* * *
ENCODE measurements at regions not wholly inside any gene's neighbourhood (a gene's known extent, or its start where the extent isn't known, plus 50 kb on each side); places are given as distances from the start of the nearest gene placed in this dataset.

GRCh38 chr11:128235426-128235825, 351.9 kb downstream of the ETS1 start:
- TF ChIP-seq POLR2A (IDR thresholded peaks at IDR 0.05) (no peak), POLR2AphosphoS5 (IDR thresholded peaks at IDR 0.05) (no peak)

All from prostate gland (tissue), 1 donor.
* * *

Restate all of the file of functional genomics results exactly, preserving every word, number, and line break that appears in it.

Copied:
ENCODE measurements at regions not wholly inside any gene's neighbourhood (a gene's known extent, or its start where the extent isn't known, plus 50 kb on each side); places are given as distances from the start of the nearest gene placed in this dataset.

GRCh38 chr11:128235426-128235825, 351.9 kb downstream of the ETS1 start:
- TF ChIP-seq POLR2A (IDR thresholded peaks at IDR 0.05) (no peak), POLR2AphosphoS5 (IDR thresholded peaks at IDR 0.05) (no peak)

All from prostate gland (tissue), 1 donor.